Liz Cheney is mailing instructions to Democrats on how to change parties and vote for her in Wyoming's GOP primary

·3 min read
Liz Cheney
U.S. Rep. Liz Cheney (R-WY).Win McNamee/Getty Images
  • Rep. Liz Cheney has mailed instructions to Wyoming Democrats on how to switch parties to vote for her.

  • Cheney is facing a tough reelection challenge against a Trump-backed primary opponent.

  • The Wyoming Republican primary takes place on August 16.

As Rep. Liz Cheney faces a tough reelection battle in Wyoming, she's turning to Democrats in her home state to help her chances in the August 16 Republican primary.

Cheney's campaign has mailed instructions to Wyoming Democrats on how to change their party affiliation to vote for the incumbent congresswoman, The New York Times reported on Thursday. Under Wyoming law, voters must be registered as a Democrat or a Republican in order to vote in that party's primary election.

The instructions, also listed on Cheney's campaign website, direct voters to fill out a registration form and submit it to their county clerk's office at least two weeks before the primary. Voters may also change their party affiliation at the polls on primary day or when they request an absentee ballot.

"Liz is proud to represent all Wyomingites and is working hard to earn every vote," Jeremy Adler, a campaign spokesperson, told Insider in a statement on Thursday.

This call comes as some Democrats in the red state have expressed support for Cheney's defiance of former President Donald Trump and plan to vote for her reelection. Though Republicans are a majority in the state, it's not unusual for candidates to reach out to Democrats during campaign season to boost their election bids. Studies on voter data in the state have shown that party-switch voters have not made a difference in past elections.

"There'll be Democrats who change their affiliation to vote Republican in the primary, and that's not necessarily an uncommon thing to happen in Wyoming," Joe Barbuto, chair of the Wyoming Democratic Party, told Insider last month. "You'll probably see more than usual going out there and voting for Liz Cheney, but not enough I don't think to save her, if she's in fact in trouble."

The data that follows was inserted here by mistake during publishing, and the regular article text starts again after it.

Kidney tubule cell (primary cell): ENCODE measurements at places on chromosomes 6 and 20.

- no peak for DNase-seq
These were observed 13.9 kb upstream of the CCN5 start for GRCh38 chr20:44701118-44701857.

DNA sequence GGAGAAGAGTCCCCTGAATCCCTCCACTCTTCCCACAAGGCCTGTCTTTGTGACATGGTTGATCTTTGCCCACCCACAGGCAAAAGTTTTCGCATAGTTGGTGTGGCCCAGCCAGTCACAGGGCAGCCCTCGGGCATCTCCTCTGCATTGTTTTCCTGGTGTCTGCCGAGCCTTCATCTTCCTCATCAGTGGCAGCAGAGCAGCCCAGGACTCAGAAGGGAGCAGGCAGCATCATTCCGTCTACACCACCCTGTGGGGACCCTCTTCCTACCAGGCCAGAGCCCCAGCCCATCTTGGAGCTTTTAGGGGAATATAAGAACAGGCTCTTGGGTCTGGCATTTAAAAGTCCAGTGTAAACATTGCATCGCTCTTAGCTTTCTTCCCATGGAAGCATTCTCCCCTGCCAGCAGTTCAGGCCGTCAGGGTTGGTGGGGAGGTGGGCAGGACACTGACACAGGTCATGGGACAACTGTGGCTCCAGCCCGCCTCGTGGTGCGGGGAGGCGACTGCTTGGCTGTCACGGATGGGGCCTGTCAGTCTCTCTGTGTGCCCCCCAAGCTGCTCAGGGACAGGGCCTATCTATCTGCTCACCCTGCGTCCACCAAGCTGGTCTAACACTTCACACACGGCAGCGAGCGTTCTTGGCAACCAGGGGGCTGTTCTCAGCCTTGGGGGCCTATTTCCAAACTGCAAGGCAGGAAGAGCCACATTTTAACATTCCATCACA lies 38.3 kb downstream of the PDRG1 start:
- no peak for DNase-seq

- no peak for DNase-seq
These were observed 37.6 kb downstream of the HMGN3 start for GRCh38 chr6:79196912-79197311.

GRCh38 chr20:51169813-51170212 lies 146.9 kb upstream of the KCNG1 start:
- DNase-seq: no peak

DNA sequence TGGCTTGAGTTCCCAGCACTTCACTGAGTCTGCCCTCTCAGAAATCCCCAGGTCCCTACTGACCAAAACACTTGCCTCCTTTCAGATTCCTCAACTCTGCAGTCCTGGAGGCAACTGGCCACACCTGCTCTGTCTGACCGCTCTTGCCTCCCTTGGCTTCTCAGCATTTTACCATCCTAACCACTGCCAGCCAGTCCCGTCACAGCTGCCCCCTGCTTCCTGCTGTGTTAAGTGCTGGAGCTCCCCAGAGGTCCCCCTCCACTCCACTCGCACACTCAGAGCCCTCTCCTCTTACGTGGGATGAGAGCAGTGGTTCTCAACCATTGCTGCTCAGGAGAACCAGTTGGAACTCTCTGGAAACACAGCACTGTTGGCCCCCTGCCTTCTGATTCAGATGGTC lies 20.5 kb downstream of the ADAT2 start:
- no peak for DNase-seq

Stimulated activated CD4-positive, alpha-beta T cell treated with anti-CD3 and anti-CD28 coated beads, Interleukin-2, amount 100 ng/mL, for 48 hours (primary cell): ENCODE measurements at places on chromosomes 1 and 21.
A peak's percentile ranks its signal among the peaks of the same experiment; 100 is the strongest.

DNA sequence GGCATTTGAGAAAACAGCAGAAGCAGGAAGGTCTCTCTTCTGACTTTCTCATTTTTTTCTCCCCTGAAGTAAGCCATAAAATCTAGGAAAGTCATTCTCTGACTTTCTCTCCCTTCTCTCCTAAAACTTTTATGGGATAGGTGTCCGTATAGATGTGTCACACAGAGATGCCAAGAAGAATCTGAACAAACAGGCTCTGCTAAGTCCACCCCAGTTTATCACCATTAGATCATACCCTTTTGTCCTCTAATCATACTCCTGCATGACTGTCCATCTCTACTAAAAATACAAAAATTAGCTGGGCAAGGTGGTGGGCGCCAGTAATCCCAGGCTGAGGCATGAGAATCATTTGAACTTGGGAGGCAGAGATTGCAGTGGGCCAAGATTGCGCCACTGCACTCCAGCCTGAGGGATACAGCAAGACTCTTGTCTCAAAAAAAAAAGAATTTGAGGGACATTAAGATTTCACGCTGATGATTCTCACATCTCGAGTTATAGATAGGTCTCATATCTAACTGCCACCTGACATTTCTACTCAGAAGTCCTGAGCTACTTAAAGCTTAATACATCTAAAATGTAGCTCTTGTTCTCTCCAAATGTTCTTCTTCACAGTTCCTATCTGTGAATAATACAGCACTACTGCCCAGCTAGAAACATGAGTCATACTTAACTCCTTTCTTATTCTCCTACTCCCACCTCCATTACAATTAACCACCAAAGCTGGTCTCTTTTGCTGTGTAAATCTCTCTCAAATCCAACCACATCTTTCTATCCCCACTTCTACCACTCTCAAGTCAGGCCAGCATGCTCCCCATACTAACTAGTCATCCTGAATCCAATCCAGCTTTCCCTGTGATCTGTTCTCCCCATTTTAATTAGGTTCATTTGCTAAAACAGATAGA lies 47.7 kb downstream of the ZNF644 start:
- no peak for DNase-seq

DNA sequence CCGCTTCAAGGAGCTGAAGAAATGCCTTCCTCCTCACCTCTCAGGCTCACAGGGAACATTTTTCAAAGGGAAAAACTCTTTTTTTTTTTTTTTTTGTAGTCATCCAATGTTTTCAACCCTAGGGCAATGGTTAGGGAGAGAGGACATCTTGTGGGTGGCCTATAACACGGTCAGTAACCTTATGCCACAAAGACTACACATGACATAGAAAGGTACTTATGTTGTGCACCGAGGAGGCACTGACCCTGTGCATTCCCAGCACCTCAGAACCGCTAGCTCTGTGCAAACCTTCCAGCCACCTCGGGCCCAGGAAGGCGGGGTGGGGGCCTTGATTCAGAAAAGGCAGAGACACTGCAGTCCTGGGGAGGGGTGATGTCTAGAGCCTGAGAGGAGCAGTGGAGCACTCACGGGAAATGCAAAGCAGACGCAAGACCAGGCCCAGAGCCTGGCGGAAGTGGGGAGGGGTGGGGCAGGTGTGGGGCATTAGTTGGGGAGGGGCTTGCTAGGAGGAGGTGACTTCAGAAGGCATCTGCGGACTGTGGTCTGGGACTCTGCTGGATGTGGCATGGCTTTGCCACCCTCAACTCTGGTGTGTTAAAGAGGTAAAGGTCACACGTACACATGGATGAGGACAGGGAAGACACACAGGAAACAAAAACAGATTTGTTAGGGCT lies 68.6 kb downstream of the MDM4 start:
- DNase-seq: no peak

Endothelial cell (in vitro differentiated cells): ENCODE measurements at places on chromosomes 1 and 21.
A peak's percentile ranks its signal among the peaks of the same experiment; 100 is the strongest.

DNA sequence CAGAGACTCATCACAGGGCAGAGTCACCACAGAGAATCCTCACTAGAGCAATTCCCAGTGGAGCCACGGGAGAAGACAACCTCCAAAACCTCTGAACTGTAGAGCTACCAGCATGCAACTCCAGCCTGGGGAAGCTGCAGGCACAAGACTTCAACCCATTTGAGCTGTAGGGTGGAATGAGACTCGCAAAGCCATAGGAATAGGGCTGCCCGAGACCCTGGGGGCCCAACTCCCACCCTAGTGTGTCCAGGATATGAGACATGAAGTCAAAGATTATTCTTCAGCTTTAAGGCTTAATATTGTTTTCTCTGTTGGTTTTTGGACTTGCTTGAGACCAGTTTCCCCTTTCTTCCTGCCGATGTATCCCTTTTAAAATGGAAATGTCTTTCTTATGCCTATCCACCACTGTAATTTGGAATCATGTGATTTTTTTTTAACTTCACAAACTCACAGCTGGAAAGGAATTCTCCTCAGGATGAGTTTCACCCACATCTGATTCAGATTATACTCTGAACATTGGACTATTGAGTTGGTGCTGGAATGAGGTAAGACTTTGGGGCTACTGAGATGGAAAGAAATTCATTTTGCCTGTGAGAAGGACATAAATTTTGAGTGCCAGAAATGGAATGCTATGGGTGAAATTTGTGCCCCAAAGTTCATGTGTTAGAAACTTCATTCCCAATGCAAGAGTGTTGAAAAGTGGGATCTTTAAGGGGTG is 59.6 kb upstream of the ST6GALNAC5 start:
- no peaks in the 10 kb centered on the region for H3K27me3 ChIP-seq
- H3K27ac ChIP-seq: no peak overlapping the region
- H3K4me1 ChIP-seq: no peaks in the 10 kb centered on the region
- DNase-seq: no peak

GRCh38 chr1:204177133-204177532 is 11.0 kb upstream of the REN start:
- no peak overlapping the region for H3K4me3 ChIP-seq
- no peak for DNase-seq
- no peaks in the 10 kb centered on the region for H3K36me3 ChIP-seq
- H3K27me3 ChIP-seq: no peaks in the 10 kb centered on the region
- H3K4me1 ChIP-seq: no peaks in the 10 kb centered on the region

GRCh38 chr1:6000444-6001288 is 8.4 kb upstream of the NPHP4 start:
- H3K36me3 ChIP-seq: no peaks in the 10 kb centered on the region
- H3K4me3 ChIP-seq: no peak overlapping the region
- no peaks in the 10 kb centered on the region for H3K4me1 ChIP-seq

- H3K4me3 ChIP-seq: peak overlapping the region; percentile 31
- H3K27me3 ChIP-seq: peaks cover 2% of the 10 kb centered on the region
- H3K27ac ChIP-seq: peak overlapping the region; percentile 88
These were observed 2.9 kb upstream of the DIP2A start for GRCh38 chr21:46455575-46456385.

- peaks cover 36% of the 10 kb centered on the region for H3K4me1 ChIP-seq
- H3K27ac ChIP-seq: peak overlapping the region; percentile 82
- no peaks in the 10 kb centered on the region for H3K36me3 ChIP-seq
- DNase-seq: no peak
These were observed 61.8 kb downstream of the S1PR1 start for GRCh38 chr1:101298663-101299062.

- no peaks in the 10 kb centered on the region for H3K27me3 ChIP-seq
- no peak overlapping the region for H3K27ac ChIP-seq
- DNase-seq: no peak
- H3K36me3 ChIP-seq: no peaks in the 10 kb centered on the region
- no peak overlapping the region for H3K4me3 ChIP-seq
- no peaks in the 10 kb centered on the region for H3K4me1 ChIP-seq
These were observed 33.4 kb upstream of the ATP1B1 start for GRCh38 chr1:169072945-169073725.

Cheney, once the No. 3 Republican in the House and a shoo-in for reelection in Wyoming, faces an uphill battle as Trump and his allies seek to oust her from Congress. Trump has endorsed Harriet Hageman, a local attorney and former Republican National Committeewoman, to defeat Cheney, his toughest Republican critic in Congress. Last month, Trump repeatedly slammed Cheney at a Hageman campaign rally in Wyoming, where his supporters pledged their loyalty to the former president.

The primary widely represents a test of Trump's influence over the Republican Party. There has been scant polling on the race so far. One survey conducted by Club for Growth, a political action committee that supports Hageman, shows her in the lead.

As part of his push to drive out Cheney, Trump and his allies endorsed an effort to change Wyoming laws to prevent voters from switching their party affiliation on the day of the primary election. Wyoming state lawmakers rejected such a bill in March.

Despite Trump's attacks on Cheney, she has received support from high-profile Republicans, including former House Speaker Paul Ryan and President George W. Bush, who have fundraised on her behalf. A slew of Republican state and local officials in Wyoming have also backed Cheney's reelection bid. The congresswoman has framed her campaign around upholding the Constitution and the rule of law, and defending Wyoming against the Biden administration's policies.

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